Taylor, Thomas (d.1848) (DNB00)

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TAYLOR, THOMAS (d. 1848), botanist, born in the East Indies, was the eldest son of Joseph Irwin Taylor, colonel in the East Indian army. He was educated at Trinity College, Dublin, graduating B.A. in 1807, and M.B. and M.D. in 1814. He was afterwards elected a fellow of the King and Queen's College of Physicians, and during his residence in Dublin acted as physician in ordinary to Sir Patrick Dun's Hospital. He acted as professor of botany and natural history in the Royal Cork Scientific Institution as long as that institution lasted, and then retired to Dunkerron, near Kenmare, co. Kerry. Here his medical knowledge and his purse were freely used for his poorer neighbours during the famine winter of 1847–8, and here he died early in February 1848. Taylor was elected a fellow of the Linnean Society in 1814, and was also an honorary member of the Royal Irish Academy. His botanical researches were mainly among the mosses, liverworts, and lichens. Besides ‘Muscologia Britannica,’ published by him in conjunction with Sir William Jackson Hooker [q. v.] in 1818 (2nd ed. 1827), he wrote much cryptogamic matter for the ‘Flora Antarctica’ of Dr. (now Sir) Joseph Dalton Hooker, and is credited with twenty-three papers, four written in conjunction with that botanist (Roy. Soc. Cat. v. 923–4). These include an important memoir, ‘De Marchanteis,’ in the ‘Transactions’ of the Linnean Society, and contributions to the ‘Transactions’ of the Botanical Society of Edinburgh, the ‘Phytologist,’ ‘Hooker's Journal of Botany,’ and the ‘Annals and Magazine of Natural History.’ His herbarium of over eight thousand sheets and his drawings were purchased at his death by John Amory Lowell of Boston, Mass., and presented by him to the Boston Society of Natural History.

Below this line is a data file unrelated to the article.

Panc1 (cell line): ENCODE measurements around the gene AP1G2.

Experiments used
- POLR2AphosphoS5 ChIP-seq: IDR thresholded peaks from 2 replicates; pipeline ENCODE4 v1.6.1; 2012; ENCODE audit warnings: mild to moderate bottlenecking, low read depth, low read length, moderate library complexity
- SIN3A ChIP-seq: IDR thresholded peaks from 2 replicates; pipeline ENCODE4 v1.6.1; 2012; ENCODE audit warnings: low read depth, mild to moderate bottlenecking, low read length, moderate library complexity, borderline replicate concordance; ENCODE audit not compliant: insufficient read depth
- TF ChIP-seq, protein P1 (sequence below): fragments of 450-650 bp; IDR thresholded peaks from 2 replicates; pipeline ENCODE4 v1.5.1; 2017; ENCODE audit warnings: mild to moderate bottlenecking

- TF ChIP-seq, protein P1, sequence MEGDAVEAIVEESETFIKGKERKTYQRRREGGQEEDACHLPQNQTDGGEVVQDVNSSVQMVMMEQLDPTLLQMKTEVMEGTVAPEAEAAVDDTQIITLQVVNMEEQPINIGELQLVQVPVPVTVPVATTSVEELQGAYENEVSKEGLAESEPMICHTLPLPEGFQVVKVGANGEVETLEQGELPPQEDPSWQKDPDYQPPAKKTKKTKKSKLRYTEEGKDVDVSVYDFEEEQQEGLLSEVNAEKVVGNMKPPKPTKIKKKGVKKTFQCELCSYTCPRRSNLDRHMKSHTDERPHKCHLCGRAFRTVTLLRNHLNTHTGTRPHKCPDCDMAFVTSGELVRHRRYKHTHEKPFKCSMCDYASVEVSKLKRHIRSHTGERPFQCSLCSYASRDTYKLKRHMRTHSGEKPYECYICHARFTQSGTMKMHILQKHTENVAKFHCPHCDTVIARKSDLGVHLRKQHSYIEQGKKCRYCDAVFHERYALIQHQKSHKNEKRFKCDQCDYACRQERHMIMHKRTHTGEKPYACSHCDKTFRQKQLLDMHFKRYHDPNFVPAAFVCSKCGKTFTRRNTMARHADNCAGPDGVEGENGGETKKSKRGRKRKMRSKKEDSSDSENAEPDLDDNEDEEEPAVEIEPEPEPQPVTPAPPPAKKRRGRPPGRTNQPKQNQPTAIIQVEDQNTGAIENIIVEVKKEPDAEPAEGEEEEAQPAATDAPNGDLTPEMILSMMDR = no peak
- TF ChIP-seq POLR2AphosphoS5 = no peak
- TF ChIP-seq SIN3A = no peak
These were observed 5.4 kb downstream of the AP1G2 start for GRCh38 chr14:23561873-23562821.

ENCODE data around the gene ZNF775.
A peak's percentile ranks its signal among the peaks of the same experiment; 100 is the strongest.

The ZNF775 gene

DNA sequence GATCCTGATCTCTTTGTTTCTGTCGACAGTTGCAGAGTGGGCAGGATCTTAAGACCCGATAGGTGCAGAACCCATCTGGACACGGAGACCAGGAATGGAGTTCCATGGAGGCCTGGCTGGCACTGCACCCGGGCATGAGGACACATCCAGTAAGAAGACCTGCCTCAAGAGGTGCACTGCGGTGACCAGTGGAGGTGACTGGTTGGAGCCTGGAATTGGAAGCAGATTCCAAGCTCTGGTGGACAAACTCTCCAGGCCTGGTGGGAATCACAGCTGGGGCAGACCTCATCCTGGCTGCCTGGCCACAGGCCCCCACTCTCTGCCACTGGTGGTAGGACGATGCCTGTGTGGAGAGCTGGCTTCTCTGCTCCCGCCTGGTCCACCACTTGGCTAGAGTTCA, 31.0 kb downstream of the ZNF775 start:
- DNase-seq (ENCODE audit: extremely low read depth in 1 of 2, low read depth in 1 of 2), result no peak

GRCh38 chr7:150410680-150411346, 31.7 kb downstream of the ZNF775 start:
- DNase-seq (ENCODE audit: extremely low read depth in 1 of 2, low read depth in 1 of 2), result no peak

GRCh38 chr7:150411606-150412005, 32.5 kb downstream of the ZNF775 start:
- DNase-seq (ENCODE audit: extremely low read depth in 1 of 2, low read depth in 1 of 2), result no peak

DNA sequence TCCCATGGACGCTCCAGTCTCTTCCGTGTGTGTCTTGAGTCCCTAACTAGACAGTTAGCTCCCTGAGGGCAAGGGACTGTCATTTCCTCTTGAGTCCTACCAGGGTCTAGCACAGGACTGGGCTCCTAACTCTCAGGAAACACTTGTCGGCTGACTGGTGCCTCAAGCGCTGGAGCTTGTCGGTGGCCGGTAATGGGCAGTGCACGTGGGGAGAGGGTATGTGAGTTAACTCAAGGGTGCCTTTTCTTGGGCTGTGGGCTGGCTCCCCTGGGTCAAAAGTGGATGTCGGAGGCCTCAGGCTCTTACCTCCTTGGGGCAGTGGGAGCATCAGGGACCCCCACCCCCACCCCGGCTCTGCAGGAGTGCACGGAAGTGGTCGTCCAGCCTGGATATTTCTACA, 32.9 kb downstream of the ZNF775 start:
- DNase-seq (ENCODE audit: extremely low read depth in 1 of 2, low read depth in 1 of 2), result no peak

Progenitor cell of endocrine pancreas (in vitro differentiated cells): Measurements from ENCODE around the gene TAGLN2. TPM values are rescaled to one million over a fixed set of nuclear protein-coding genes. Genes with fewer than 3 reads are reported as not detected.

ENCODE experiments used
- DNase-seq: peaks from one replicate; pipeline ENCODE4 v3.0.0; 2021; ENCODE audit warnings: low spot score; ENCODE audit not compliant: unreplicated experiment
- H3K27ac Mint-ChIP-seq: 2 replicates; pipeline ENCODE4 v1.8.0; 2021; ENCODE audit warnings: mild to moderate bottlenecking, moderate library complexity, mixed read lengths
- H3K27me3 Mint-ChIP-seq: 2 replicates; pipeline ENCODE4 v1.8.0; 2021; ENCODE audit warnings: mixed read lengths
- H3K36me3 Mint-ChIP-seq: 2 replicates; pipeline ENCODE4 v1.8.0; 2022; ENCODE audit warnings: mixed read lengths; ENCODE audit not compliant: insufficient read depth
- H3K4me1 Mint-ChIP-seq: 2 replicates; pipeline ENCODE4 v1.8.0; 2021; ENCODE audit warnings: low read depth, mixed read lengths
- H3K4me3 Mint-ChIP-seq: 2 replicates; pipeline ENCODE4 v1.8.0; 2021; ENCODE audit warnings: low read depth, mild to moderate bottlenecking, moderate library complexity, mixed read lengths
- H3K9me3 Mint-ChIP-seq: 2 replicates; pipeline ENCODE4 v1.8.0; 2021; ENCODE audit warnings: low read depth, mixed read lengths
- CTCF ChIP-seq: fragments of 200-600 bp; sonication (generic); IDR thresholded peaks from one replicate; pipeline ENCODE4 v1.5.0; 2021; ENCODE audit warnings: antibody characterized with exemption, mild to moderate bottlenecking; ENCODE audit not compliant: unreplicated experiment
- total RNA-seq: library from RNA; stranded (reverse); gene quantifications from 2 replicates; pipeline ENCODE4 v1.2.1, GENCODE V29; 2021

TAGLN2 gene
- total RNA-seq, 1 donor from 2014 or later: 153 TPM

His name was commemorated by Sir William Hooker in the genus Tayloria belonging to the mosses.

[Journal of Botany, 1848 pp. 162, 385, 445, 1849 p. 63; Dublin Quarterly Journal of Medical Science, 1848, v. 573; Proceedings of the Linnean Society, i. 379.]

G. S. B.